LAKEVIEW — It's not every day you get to hand the mayor your business card.
Particularly when you're 18 years old.
Damian Medina, a senior at Lake View High School, met Mayor Rahm Emanuel during a breakfast last week where the five Chicago early college STEM schools discussed their successes. As they shook hands, Medina slipped the mayor his card.
"At first, [Emanuel] was a little confused, and he looked at it like, 'What's this?' " Medina recalled. "And I saw him looking at it when he walked away."
Medina created the business card — which features a design highlighting his coding skills — before his programming internship last year. He's handed them to his principal, teachers and the director of sales at Microsoft.
"I've got a lot of connections now, just because of a little business card," he said.
This year, the computer science program at Lake View turns four years old; Medina is part of the first class to start the program as freshmen.
Since 2011, Lake View freshmen have taken an introductory class in coding. Those interested can continue programming through high school, eventually learning how to build smartphone apps and websites. Some classes also offer college credit.
"They're basically learning another language. They're learning code, but then they're able to apply it," said Principal Scott Grens.
A partnership with Microsoft gives the program an edge, sponsoring 15 summer internships for Lake View students each year. Medina, for example, helped build a website for the Chicagoland Workforce Funder Alliance. Others worked with Literacy Chicago and Mercy Housing.
"It wasn't a little workshop; we were getting paid to do a project, put all those skills together and make a product for a client," Medina said. "I wouldn't get this anywhere else. It was like working a real job, and that made me realize I want to make websites."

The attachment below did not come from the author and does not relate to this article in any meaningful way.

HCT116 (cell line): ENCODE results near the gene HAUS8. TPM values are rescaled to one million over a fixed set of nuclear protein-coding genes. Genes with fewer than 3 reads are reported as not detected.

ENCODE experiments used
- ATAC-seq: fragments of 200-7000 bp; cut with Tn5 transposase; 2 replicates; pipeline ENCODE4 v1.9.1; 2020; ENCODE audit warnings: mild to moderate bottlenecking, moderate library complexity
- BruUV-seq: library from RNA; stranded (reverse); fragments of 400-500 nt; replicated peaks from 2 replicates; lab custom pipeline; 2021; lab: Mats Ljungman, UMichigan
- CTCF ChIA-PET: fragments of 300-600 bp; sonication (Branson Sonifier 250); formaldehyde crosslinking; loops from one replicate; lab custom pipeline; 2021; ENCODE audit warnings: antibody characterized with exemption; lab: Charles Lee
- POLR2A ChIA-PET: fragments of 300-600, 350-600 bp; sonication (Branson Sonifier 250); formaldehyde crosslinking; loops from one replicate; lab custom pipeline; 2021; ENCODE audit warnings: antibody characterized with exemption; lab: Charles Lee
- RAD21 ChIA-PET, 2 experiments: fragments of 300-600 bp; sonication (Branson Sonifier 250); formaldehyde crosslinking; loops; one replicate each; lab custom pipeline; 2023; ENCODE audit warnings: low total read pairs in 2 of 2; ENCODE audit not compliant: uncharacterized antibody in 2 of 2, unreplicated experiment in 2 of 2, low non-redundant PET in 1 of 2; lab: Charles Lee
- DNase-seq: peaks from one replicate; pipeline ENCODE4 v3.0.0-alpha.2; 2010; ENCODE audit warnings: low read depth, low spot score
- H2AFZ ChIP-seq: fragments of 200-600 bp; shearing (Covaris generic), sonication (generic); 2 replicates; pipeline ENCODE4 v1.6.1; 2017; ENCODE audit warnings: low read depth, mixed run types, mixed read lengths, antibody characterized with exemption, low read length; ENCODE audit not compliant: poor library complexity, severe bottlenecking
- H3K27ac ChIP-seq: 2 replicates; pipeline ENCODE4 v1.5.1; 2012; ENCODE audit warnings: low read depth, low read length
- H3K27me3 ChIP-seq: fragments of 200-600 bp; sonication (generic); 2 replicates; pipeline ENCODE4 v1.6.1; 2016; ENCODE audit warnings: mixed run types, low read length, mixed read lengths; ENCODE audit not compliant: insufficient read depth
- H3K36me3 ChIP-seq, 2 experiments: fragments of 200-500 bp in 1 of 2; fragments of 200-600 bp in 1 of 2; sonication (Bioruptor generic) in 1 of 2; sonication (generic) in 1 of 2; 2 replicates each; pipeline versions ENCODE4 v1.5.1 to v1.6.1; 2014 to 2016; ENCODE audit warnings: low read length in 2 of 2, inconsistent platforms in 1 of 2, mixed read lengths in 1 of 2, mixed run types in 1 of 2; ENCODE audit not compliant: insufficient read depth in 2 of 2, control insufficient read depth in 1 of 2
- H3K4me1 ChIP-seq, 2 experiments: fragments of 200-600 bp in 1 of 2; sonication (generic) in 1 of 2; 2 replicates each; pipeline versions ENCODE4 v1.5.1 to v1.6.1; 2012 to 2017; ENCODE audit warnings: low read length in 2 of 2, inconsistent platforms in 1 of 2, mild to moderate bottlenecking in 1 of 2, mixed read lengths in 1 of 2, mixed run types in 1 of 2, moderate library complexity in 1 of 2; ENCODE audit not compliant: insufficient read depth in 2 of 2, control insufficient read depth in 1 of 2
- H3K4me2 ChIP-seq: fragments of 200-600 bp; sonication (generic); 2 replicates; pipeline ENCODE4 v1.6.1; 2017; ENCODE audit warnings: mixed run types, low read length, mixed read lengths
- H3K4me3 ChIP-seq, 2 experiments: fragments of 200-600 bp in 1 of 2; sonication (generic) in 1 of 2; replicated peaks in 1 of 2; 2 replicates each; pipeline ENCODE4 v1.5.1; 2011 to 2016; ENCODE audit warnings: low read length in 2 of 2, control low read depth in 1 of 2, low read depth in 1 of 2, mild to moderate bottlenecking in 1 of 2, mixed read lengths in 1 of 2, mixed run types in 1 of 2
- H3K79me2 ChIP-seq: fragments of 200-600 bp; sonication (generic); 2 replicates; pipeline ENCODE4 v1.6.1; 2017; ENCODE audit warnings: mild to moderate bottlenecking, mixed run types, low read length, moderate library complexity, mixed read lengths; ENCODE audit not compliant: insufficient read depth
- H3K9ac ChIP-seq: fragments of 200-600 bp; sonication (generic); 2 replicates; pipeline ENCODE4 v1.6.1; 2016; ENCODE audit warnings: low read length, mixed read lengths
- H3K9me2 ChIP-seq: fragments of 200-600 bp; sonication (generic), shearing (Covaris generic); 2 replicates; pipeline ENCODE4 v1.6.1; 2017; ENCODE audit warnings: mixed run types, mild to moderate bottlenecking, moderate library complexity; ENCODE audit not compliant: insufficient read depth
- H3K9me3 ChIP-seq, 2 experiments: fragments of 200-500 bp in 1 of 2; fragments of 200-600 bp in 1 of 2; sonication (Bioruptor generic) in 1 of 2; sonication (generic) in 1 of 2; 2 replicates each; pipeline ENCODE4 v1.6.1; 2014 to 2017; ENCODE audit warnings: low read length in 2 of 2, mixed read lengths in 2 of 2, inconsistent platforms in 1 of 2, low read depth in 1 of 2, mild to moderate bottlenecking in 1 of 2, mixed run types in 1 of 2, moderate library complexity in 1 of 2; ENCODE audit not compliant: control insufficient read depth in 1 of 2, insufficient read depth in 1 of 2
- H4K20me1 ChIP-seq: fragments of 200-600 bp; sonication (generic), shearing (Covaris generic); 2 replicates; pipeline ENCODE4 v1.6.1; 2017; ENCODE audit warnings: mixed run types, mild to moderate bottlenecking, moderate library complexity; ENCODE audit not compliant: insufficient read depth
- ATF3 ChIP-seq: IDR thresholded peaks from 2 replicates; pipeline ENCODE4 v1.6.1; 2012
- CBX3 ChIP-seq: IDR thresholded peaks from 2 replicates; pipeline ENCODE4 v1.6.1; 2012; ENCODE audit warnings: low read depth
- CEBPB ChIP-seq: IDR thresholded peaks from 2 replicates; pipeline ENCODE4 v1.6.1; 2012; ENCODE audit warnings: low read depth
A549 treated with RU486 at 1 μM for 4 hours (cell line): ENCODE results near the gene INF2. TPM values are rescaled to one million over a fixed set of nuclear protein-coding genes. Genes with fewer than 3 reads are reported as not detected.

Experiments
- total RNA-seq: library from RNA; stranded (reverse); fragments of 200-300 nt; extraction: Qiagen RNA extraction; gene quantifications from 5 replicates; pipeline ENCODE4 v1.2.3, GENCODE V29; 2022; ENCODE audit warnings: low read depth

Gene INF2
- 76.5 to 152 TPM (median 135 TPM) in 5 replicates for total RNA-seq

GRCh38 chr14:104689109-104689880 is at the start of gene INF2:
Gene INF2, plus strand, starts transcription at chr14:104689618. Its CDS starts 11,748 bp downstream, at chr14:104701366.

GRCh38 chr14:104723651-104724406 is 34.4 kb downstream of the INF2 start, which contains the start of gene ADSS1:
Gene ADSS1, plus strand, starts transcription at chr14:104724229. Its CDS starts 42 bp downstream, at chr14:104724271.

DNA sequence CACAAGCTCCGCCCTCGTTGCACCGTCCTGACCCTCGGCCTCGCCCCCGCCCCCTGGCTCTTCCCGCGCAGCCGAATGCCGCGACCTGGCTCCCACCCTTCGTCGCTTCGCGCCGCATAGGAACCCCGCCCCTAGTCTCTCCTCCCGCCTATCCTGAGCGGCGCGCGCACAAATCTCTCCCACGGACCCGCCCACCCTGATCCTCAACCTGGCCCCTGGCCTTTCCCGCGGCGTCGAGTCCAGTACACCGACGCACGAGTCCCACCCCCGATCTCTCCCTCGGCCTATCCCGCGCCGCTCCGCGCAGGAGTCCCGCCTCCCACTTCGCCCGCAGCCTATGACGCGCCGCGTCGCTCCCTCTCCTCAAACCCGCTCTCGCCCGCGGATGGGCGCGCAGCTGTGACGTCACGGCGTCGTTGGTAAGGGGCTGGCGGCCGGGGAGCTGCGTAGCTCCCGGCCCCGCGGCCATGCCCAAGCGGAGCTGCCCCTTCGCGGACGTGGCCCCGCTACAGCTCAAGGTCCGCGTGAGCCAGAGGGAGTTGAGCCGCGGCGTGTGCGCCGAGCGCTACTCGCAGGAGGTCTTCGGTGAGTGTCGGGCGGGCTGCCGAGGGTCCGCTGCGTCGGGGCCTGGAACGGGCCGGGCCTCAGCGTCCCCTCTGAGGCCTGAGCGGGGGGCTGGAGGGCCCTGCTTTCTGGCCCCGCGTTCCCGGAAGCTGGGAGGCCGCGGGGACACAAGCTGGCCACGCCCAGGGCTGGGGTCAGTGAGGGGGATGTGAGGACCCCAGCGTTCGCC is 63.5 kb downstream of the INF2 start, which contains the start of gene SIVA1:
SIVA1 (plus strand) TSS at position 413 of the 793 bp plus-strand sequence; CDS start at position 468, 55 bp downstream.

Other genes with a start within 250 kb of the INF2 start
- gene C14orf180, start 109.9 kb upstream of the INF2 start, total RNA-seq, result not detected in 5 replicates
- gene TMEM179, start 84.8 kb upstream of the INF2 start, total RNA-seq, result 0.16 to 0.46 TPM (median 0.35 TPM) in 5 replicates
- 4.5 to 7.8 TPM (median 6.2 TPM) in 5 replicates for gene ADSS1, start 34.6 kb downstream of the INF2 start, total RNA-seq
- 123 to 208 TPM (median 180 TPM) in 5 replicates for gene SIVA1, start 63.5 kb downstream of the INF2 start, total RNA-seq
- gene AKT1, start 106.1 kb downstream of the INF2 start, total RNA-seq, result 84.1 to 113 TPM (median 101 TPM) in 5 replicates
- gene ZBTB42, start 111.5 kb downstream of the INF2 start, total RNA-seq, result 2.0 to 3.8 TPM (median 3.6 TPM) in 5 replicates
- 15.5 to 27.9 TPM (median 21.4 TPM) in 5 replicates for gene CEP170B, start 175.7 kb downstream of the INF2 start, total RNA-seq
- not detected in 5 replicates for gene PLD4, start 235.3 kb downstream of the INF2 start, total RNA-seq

Lake View is taking a close look at the graduating class to see how effective the program is and what steps it can take to get more students involved.
But so far, Grens is thrilled with the program's success.
"We've taken a lot of pride in this program, and we're excited about really getting these students out in front of not only college recruiters, but also the workforce," Grens said. "So many of them are prepared to work right now."
You'd be hard-pressed to find students enjoying class so much they'll volunteer their Saturdays to do more work; at Lake View, it's becoming the norm.
"A lot of kids come and learn on Saturdays. We can stay for at least two or three hours and get some extra work in," Medina said.
And the hard work seems to be paying off. In December, Medina and six other upperclassmen won the Chicago Police Hackathon. The team built the WindyCity Crime App, beating out Lane Technical High School and Whitney Young Magnet High School in the final round.
That same month, students worked with Coonley Elementary School to give their younger cohorts a taste of programming during the weeklong Hour of Code.
Last year, the school also won the Research and Development STEM Challenge, where 17 schools designed plans to solve water management issues in Chicago.
On Wednesday, the school received a $20,000 grant from Verizon Wireless to improve STEM engagement at Lake View.
On his own, Medina has twice won the Land of Lincoln Hackathon run by the Institute of Electrical and Electronics Engineers. Last year, Medina created the Home Health Care app, which connects users with a director of medical companies that can provide minor medical care with home visits.
Medina "does really capture all of what we want to see in a computer science student," his principal said. "It's really great to see he found a fit and is applying it not just in school, but outside of school. He's really embraced it."
As graduation nears, Medina is waiting to hear back from colleges like the University of Illinois Chicago and Urbana-Champaign campuses and DePaul University. Despite knowing nothing about computer science before starting at Lake View, he "absolutely" plans to take it as his major.
"I've gone this far writing [code], and I can just imagine going farther," he said.
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